Anti-Corruption Unit Says Nepotism Rife in Oddar Meanchey

The Anti-Corruption Unit (ACU) on Thursday released a statement warning provincial department directors in Oddar Meanchey to cease exploiting their positions for personal gain after a series of complaints from civil servants.

The ACU statement, which does not name complainants or offenders, outlines claims of nepotism, abuse of state resources and staff performing duties beyond their mandate.

“The complaints revealed that management and leadership at provincial departments are acting improperly, so the ACU reminds a number of provincial departments in Oddar Meanchey province to cease some existing, improper activities,” reads the statement, posted Thursday to the ACU’s website.

The statement outlined a number of complaints, including one where a department director allegedly hired his son or daughter as head of accounting.

“It is a conflict of interest that should not be happening,” the statement reads. “Either the father should resign as department director, or his child should resign.”

The statement also says that contract civil servants—part-time government workers in training—are signing documents, a practice beyond their intended role.

“Contract civil servants do not have the right to sign on any document,” the statement says. “Contract civil servants just play the role of assistant to administration staff and should only be doing jobs such as typing, copying or delivering documents.”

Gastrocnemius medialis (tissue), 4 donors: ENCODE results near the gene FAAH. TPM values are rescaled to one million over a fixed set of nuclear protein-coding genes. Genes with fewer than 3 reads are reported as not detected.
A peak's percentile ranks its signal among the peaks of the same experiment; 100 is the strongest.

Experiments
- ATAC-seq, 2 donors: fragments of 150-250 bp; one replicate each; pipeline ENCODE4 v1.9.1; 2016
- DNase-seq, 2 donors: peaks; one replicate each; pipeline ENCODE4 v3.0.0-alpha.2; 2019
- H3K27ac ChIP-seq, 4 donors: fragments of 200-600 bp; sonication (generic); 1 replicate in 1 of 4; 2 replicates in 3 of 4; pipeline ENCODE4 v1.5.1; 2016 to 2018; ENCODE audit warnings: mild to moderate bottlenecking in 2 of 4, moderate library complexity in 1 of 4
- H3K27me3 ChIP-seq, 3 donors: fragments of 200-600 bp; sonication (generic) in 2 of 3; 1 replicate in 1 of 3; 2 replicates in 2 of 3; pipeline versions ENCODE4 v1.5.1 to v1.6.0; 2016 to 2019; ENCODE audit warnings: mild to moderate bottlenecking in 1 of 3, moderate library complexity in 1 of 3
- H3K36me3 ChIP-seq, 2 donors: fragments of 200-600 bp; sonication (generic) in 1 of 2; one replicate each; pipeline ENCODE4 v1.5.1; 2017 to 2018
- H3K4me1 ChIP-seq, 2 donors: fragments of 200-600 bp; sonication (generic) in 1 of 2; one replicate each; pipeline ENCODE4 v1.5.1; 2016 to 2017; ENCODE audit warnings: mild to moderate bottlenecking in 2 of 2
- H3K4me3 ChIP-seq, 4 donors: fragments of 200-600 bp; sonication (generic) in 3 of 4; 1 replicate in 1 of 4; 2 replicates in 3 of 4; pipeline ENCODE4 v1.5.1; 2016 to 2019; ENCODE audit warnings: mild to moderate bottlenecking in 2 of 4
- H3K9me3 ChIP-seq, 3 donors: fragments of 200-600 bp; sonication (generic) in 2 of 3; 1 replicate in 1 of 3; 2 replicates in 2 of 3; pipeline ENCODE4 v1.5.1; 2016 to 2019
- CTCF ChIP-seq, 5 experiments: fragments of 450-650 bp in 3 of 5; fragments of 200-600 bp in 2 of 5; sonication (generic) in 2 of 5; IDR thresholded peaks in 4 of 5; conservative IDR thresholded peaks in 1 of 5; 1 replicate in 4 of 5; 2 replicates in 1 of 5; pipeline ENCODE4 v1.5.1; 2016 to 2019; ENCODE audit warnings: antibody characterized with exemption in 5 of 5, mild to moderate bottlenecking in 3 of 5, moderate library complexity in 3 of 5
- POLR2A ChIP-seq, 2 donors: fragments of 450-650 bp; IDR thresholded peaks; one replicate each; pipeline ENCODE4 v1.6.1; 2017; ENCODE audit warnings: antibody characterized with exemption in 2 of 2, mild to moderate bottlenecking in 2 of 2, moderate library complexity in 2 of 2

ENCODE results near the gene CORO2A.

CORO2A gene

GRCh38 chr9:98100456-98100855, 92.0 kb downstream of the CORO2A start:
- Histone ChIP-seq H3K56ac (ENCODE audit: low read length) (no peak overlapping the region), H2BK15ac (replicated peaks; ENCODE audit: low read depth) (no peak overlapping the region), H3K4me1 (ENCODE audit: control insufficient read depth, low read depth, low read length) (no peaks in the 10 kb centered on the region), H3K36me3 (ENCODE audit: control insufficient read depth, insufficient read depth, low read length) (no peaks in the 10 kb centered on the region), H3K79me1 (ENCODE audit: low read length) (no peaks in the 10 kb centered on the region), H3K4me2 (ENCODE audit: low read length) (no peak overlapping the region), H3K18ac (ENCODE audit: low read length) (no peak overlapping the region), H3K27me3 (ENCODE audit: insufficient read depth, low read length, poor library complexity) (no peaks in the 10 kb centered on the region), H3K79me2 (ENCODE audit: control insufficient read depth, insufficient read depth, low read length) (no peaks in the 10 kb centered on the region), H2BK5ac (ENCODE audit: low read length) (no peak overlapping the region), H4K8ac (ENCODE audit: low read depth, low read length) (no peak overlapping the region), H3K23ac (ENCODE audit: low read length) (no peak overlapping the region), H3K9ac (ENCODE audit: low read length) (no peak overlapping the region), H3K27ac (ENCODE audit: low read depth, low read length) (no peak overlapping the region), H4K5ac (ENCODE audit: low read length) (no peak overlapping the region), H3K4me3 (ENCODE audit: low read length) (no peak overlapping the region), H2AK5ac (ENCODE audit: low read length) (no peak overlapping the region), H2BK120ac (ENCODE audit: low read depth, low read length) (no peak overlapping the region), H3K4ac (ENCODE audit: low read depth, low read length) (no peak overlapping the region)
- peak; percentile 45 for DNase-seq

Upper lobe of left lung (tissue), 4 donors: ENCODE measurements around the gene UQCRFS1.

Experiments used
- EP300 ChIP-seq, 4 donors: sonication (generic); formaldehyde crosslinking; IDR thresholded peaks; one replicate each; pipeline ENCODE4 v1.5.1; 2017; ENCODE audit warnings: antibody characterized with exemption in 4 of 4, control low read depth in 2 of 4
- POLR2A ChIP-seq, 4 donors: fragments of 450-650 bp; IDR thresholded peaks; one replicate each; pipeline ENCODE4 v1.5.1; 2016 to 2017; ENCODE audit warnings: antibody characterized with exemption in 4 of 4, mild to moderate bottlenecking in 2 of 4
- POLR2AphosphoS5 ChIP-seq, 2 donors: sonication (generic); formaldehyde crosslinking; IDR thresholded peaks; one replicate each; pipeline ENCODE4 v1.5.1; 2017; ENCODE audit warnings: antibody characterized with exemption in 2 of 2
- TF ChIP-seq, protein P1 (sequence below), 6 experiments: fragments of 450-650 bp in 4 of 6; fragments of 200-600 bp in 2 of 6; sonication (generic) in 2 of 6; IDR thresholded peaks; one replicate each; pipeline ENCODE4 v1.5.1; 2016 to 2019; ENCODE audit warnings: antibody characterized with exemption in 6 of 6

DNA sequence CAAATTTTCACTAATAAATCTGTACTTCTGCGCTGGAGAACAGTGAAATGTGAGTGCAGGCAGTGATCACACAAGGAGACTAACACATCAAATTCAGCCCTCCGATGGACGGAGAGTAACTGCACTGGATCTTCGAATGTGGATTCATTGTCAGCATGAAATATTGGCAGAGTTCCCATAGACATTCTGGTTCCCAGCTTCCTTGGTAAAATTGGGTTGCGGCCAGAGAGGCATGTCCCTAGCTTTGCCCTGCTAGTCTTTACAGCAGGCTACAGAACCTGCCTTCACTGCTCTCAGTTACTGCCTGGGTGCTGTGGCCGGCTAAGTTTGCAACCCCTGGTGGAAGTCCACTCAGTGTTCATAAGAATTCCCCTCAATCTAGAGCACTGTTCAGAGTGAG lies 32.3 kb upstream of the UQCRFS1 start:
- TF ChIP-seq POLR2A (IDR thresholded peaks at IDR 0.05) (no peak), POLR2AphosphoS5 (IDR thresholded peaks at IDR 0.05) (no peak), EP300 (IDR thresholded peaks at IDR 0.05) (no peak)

The ACU warns civil servants against exploiting government property for personal gain, but fails to give details of particular complaints of such practice.

Violations can incur prison terms of two to five years and fines of up to 10 million riel, or about $2,500. Forgery of official documents issued by a public administrator is punishable by imprisonment of five to 10 years.

Chhay Savuth, the ACU’s vice chairman, said that with the complaints made public, the alleged offenders should rectify the situation or face the law.

“If those things are not changed, we will take legal measures,” he said. “Firstly, we published the statement. If the associated persons change to proper practice, the issue is finished.”

Asked why the statement didn’t name the accused, Mr. Savuth transferred questions to ACU chairman Om Yentieng, who could not be reached for comment.

Srey Naren, provincial coordinator for rights group Adhoc, said that nepotism is rife in Oddar Meanchey, with up to 20 of 24 departments having blood relatives working under the same roof.

“There is too much corruption because of the nepotism in provincial departments where children, siblings and relatives work together,” Mr. Naren said.

Oddar Meanchey was the last holdout for the Khmer Rouge. Bordering Thailand, the remote area only came under central government control in 1998.

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